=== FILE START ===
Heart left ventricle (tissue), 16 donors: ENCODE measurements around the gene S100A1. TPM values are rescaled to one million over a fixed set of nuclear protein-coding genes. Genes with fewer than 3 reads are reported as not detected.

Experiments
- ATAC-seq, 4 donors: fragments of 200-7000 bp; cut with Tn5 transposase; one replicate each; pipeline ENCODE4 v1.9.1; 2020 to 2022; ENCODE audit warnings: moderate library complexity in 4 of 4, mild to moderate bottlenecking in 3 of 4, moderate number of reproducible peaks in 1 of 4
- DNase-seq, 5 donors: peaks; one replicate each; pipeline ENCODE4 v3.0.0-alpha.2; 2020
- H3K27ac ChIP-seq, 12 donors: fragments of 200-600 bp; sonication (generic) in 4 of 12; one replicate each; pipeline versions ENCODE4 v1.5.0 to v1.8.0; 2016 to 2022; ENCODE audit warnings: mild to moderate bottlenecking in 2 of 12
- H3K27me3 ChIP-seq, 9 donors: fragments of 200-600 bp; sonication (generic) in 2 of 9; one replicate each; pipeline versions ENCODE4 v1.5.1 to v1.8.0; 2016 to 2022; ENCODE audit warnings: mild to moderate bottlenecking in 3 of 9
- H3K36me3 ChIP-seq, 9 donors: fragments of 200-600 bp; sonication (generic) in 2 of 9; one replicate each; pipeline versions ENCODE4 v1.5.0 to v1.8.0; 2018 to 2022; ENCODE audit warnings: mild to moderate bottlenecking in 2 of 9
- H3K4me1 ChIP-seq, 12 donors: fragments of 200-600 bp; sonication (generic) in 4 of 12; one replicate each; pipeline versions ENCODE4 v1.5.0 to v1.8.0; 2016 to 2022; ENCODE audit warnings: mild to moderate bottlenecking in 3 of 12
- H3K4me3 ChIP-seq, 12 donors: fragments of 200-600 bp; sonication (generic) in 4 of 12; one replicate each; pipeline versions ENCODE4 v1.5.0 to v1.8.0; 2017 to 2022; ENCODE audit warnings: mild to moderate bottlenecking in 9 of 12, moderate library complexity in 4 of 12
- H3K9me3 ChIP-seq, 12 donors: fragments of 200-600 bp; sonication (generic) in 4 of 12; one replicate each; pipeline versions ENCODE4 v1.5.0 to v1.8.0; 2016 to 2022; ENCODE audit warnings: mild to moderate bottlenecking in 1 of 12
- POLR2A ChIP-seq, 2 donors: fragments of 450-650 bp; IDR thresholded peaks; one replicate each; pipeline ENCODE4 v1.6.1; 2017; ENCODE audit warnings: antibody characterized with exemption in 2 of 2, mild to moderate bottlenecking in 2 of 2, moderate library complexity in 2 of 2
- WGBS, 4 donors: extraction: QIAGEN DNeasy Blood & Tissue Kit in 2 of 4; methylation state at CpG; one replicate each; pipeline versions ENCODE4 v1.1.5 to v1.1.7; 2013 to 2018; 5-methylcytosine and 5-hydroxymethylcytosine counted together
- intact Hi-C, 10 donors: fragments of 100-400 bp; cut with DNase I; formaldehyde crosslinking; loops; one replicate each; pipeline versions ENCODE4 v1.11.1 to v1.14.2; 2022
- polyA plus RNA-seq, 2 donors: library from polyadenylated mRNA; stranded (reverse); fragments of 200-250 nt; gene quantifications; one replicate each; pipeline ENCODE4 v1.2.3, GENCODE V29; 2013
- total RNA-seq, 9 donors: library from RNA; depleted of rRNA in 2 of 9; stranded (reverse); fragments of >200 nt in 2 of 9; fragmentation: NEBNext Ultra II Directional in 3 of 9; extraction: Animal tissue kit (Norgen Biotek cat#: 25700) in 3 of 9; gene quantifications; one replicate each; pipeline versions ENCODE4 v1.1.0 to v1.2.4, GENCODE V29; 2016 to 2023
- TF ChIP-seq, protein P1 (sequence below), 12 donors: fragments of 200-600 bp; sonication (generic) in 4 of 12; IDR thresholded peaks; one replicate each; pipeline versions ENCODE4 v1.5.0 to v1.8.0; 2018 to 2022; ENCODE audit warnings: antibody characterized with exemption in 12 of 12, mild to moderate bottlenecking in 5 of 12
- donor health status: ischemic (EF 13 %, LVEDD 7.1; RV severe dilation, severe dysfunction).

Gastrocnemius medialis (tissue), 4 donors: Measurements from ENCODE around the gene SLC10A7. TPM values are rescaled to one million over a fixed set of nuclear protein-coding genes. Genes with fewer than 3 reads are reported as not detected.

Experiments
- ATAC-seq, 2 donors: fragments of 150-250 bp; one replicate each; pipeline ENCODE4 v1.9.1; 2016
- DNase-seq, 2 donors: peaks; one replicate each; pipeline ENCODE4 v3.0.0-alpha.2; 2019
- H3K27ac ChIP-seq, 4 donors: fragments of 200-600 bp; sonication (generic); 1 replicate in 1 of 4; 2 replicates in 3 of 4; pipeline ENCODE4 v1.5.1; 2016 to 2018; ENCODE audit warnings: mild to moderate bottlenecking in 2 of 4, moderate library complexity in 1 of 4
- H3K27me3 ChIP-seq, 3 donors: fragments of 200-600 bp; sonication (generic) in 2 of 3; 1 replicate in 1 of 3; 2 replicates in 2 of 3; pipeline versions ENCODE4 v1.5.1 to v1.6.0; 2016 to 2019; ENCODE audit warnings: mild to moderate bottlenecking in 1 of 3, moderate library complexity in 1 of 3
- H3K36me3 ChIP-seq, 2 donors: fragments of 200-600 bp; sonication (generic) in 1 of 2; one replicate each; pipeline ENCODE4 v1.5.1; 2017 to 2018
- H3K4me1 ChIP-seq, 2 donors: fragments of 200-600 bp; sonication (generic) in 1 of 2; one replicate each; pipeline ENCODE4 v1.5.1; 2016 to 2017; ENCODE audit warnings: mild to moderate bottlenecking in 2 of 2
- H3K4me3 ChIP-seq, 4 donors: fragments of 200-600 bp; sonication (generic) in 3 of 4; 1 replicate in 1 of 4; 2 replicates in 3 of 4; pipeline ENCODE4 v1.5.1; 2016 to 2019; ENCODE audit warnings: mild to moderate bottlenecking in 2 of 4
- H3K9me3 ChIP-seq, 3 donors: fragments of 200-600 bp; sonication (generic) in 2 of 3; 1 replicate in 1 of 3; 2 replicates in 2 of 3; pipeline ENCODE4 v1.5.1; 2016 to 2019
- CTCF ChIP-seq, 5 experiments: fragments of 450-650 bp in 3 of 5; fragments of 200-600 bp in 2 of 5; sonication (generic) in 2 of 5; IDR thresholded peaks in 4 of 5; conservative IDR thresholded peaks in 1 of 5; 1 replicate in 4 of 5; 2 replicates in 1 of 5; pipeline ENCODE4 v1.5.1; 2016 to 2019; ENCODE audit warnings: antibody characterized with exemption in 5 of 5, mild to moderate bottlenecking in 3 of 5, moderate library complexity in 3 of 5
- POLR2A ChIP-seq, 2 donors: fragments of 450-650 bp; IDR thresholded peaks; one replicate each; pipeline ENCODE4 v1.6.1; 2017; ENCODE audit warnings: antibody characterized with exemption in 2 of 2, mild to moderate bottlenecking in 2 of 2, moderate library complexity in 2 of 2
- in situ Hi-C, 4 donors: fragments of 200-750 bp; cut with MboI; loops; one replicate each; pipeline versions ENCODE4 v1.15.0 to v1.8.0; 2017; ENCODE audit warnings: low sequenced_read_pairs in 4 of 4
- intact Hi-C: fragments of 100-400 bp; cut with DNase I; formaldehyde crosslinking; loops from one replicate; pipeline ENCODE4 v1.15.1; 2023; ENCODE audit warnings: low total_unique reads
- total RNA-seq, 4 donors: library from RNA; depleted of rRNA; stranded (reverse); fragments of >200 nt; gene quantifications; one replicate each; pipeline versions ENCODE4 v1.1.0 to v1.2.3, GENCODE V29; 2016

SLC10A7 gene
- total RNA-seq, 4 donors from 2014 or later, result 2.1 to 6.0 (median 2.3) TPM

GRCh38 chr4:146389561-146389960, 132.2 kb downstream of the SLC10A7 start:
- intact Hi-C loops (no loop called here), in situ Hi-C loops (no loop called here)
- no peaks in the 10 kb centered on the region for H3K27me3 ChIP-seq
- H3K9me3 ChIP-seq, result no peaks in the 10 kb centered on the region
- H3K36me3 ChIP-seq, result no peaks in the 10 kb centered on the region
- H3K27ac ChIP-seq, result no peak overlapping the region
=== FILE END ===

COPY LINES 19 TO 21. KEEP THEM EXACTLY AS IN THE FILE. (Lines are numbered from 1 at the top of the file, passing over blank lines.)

Experiments
- ATAC-seq, 2 donors: fragments of 150-250 bp; one replicate each; pipeline ENCODE4 v1.9.1; 2016
- DNase-seq, 2 donors: peaks; one replicate each; pipeline ENCODE4 v3.0.0-alpha.2; 2019